London has 19,000 bus stops, 270 Underground stations, 83 Overground stations and 45 DLR stations. So you’d think that public transport would be pretty convenient for people right across the city. Well, not necessarily.
Urbs has mapped the Transport for London index which measures access to public transport across the city to show the borough variations. Predictably, those in central London have the easiest access. The average score on the index for the whole of London is 3.8. In the City of London it is 7.9 and in Westminster 6.5. But all the outer London boroughs have below average scores with Hillingdon and Havering at the north eastern and western points of the capital with the poorest access.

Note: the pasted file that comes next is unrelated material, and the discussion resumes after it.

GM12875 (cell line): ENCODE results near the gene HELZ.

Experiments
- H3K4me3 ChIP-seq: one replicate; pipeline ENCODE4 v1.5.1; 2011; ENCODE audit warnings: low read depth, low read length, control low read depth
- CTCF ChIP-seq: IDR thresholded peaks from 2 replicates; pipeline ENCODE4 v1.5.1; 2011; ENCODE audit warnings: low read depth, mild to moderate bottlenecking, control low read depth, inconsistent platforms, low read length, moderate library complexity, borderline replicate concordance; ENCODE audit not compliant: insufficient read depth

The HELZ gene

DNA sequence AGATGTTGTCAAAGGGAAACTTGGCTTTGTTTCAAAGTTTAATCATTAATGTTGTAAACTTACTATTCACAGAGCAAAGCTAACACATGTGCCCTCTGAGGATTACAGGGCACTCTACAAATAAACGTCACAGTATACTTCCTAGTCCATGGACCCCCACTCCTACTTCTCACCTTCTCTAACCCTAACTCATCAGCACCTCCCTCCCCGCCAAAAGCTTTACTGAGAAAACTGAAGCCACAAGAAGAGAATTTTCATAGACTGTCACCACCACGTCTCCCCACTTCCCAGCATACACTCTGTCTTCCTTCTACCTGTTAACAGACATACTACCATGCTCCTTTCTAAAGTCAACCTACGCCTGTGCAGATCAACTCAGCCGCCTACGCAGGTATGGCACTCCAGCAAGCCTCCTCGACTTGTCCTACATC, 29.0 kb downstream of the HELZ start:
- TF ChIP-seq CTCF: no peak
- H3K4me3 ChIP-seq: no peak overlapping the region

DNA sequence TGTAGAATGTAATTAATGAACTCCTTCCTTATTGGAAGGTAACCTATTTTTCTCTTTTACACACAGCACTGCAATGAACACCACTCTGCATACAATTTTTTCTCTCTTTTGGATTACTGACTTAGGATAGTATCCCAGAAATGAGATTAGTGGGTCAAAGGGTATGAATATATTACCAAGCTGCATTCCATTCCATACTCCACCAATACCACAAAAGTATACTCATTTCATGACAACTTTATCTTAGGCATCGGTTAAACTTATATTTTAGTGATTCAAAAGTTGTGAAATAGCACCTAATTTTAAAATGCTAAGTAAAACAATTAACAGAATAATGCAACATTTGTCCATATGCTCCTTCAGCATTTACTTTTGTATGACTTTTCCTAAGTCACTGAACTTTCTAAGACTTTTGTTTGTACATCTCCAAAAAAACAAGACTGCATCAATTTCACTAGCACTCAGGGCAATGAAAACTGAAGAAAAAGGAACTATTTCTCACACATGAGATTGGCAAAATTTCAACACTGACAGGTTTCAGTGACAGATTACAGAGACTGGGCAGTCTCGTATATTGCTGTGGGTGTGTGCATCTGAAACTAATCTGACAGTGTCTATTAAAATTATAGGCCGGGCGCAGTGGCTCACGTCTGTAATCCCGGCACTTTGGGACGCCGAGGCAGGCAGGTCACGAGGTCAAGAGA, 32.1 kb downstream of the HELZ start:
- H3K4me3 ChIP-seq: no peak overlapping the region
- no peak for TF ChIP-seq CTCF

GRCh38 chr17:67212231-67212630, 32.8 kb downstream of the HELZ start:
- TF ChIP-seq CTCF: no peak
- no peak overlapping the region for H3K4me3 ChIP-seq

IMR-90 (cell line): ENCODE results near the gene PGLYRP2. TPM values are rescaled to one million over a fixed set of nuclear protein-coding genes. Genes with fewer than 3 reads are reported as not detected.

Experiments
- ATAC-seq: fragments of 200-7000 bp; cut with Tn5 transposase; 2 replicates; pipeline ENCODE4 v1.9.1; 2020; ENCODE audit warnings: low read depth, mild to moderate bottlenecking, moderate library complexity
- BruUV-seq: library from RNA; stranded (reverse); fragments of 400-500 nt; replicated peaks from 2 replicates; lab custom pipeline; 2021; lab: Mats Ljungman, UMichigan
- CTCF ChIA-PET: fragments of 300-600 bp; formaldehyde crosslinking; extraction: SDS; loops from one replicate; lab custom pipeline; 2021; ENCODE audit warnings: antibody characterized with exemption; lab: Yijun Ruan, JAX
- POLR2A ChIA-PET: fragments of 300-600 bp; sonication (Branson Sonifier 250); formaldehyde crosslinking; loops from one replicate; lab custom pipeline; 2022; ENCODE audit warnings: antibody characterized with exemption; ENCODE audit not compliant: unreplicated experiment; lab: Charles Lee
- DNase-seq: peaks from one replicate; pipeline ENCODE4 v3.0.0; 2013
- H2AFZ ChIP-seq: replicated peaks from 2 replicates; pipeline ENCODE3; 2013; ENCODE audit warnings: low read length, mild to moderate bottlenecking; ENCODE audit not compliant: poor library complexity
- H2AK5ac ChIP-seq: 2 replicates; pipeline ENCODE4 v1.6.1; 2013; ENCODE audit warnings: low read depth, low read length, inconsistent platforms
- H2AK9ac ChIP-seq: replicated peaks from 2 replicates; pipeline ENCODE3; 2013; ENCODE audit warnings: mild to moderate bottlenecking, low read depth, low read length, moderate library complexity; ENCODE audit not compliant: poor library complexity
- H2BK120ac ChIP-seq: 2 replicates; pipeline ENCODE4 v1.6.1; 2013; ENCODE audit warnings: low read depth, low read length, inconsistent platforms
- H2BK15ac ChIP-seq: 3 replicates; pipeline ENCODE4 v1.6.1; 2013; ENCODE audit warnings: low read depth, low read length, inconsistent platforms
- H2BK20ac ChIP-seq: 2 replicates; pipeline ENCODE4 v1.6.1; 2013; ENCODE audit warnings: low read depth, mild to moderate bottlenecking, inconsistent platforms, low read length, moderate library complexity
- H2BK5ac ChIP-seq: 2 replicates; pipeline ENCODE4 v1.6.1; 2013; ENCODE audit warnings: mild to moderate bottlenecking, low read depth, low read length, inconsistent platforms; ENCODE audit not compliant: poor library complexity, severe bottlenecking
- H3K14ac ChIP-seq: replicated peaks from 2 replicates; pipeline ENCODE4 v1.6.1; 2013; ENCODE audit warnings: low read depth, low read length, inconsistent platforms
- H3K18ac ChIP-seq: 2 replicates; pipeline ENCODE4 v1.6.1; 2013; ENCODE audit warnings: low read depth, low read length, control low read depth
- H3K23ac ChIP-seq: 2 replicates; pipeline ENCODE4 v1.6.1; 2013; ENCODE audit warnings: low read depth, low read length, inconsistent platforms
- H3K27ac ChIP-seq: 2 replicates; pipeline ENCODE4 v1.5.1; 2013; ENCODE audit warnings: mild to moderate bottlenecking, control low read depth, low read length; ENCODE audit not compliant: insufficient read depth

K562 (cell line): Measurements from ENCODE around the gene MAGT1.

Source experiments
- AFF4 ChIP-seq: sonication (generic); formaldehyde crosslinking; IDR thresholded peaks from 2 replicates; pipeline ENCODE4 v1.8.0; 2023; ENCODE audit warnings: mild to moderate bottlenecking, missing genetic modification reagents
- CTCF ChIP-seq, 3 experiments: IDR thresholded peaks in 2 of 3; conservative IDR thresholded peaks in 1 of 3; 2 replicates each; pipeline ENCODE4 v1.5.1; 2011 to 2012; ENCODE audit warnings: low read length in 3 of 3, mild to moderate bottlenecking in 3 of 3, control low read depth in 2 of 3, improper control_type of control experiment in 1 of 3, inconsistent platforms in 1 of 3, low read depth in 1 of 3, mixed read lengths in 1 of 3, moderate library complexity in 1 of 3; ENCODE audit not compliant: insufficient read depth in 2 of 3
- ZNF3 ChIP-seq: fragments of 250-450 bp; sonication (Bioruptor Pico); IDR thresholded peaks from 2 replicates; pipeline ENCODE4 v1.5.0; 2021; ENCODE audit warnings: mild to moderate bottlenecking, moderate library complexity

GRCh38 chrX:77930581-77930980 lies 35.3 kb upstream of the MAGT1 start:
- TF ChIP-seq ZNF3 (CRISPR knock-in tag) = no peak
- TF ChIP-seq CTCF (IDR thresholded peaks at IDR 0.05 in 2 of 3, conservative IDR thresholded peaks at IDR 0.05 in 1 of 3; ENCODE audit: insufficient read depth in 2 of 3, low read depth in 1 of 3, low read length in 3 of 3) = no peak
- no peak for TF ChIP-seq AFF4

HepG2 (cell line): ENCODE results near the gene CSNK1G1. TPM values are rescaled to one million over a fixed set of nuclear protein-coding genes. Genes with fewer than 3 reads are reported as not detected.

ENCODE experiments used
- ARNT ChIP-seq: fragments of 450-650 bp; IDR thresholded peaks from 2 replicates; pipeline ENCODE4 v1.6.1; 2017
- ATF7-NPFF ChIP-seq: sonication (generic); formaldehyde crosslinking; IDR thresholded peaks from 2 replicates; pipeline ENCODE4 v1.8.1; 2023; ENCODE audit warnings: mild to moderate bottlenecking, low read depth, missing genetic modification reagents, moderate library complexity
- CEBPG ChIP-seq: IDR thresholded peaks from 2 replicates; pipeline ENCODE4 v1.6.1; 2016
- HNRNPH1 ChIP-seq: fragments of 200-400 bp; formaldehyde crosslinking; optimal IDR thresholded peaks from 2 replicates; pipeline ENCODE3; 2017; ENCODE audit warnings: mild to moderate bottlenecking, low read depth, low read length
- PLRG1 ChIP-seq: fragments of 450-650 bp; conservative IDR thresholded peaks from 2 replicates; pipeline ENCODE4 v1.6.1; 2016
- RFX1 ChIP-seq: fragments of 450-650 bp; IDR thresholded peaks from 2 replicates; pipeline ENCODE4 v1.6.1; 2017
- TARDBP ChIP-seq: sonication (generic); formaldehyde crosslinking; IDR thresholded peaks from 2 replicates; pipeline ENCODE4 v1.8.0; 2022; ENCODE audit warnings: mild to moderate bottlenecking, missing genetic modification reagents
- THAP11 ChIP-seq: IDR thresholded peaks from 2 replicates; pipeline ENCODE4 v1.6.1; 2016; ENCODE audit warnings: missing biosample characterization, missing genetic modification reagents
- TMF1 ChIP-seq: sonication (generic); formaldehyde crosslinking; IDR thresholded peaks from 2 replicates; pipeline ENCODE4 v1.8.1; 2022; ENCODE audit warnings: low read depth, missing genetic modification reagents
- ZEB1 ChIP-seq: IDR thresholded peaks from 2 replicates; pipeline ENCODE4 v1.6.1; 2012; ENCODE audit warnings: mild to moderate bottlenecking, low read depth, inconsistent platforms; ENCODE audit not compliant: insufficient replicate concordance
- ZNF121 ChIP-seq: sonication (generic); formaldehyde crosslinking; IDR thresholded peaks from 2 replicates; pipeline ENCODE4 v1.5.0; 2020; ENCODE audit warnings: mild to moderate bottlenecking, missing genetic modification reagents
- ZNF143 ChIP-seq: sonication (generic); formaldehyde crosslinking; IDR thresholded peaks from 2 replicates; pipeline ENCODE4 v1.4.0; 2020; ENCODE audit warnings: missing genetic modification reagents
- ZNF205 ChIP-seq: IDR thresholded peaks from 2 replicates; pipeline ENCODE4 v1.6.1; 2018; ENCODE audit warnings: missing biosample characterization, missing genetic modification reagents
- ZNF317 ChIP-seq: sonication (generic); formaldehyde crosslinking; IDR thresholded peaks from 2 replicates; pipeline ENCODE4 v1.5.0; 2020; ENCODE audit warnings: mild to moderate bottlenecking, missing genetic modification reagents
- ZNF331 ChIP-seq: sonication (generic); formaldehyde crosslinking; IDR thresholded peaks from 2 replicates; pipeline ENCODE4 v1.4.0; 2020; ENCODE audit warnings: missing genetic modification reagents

A comparison of the map with data on where new homes are being built in the capital (here on Urbs.London) shows that the boroughs with most housing development and potentially expanding populations, such as Newham and Croydon, have near average scores for access.
The index measures the number, reliability, waiting times and walking distances for public transport in a neighbourhood. It does not take account of the speed, ease of connections or number of people using a servce.
Next time you are walking to a bus stop in anticipation of a long wait spare a thought for the people in the Kenley neighbourhood of Croydon. They have the poorest score on the index at just 0.3.